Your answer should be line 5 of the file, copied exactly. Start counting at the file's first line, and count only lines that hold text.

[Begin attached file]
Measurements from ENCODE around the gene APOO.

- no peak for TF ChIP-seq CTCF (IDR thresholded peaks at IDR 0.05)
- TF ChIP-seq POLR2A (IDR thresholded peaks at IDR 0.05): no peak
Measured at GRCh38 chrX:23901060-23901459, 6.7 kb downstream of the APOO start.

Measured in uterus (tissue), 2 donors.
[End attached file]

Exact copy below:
Measured in uterus (tissue), 2 donors.